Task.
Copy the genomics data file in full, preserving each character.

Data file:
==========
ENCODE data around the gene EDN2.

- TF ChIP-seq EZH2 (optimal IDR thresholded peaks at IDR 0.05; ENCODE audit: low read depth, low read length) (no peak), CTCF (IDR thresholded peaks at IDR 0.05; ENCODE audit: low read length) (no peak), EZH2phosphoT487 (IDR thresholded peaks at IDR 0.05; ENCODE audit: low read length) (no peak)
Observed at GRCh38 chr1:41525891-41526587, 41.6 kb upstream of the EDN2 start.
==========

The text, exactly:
ENCODE data around the gene EDN2.

- TF ChIP-seq EZH2 (optimal IDR thresholded peaks at IDR 0.05; ENCODE audit: low read depth, low read length) (no peak), CTCF (IDR thresholded peaks at IDR 0.05; ENCODE audit: low read length) (no peak), EZH2phosphoT487 (IDR thresholded peaks at IDR 0.05; ENCODE audit: low read length) (no peak)
Observed at GRCh38 chr1:41525891-41526587, 41.6 kb upstream of the EDN2 start.